Point of View: STEM and renewables
What is the intersection of STEM and renewables and why is it important?
Consider the intersection of renewable energy and the capabilities of professionals well trained in STEM (science, technology, engineering and math). Consider the impact these resources could make on our communities, culture and economy if we had the skilled workforce creative and innovative thinking and the training needed to realize the possibilities of new energy sources.
Renewable energy sources are solar, biomass, geothermal, wind and hydroelectric. Sustainable economies are created when renewables sources replace electricity generated by other forms of nonrenewable energy such as nuclear and coal.
The major issues with implementing a renewable energy strategy are the higher initial cost barriers, regulatory issues, invested capital and fear of change. At the same time, the difficult issue with STEM growth is that is it requires adequate funding to provide the highly skilled training needed to teach it, use it and apply it.
Now to the intersection of these renewables and STEM learning.
Scott Meacham, former Oklahoma state treasurer and now with i2E Inc., expressed it well: “We can build and sustain Oklahoma's innovation economy — we have the data, the benchmarks and the basic structure to 'move the needle.’ We just need the ‘will’, and with the will, the intersection becomes a bit less blurry but needs some focus.” Sadly, our state is going the opposite direction.
January data, as reported in The Oklahoman, reveals a slip in the state science and technology ratings. I agree with Meacham that to improve Oklahoma’s ranking, we must commit to strategically investing in research, science and technology by building a technology corridor of the Plains. As an Oklahoma-trained energy engineer, I challenge my colleagues to take a giant stride with me in creating this technology corridor by coming together, perhaps in the new Endeavor laboratory on the Oklahoma State University campus, to lay out a roadmap for the project. Such a roadmap must include a strong emphasis on STEM programs in secondary and higher education adequately funded by our state. STEM graduates become societal assets that increase in value over time with the development of new technologies such as renewable energy, as opposed to decreases in value for other professions.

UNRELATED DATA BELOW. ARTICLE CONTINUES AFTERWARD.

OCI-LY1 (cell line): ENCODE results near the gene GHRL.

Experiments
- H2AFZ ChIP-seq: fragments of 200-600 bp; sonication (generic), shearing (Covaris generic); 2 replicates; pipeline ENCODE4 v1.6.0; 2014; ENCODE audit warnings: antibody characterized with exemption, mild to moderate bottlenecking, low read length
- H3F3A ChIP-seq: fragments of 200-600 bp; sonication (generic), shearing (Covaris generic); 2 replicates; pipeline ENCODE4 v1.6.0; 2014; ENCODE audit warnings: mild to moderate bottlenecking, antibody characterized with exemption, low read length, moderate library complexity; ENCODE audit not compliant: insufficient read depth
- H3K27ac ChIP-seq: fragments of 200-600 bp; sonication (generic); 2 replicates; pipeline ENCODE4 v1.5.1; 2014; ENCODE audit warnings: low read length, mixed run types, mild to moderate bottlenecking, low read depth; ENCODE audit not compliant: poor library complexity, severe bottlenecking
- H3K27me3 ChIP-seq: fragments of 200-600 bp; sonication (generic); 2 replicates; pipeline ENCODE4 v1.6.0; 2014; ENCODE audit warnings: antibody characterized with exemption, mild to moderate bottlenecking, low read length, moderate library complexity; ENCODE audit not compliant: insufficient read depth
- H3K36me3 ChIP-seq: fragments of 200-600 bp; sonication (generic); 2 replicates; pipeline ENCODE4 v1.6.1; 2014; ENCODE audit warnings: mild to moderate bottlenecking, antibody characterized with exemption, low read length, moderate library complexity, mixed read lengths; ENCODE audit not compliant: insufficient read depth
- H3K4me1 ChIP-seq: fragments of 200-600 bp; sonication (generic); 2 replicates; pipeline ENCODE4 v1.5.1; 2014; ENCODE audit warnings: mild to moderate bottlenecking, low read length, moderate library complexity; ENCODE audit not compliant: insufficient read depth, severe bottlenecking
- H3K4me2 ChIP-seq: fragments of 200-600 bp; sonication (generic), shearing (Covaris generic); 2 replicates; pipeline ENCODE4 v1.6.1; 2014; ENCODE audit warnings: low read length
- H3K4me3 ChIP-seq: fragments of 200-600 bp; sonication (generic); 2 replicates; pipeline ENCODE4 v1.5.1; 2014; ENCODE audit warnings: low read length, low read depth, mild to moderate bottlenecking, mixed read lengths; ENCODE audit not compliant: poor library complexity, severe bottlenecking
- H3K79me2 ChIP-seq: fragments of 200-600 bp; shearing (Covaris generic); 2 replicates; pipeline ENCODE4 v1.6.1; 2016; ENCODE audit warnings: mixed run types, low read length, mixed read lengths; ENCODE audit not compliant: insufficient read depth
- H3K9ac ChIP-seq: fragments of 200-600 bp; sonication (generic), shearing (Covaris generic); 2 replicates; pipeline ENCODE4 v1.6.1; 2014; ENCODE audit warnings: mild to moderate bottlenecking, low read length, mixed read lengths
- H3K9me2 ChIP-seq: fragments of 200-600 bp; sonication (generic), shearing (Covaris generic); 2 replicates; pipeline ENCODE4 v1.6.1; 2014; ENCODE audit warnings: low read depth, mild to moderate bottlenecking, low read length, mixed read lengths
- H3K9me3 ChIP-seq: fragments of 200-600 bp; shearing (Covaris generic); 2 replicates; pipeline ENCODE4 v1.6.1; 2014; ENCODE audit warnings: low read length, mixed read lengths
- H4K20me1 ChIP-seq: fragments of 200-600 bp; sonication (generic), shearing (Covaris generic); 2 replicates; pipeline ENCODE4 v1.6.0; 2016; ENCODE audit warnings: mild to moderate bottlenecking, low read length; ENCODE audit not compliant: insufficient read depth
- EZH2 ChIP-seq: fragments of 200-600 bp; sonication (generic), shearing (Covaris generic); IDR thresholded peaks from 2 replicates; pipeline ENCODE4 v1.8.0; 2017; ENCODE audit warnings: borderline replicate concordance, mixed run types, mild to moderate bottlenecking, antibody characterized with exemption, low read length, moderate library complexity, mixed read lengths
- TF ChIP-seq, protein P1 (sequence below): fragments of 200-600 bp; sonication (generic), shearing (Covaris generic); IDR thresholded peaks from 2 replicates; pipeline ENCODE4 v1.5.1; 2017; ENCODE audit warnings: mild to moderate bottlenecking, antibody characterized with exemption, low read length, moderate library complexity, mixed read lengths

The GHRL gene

Nurturing this intersection of STEM and sustainable renewable energies is vital, and Oklahoma as a state must continue to strive to lead in new technologies with strong STEM support in our education system.
Ewbank is a managing member of GreyEdge Group, LLC, in Tulsa, and sole proprietor of Ewbank Geo Testing, LLC, in Fairview.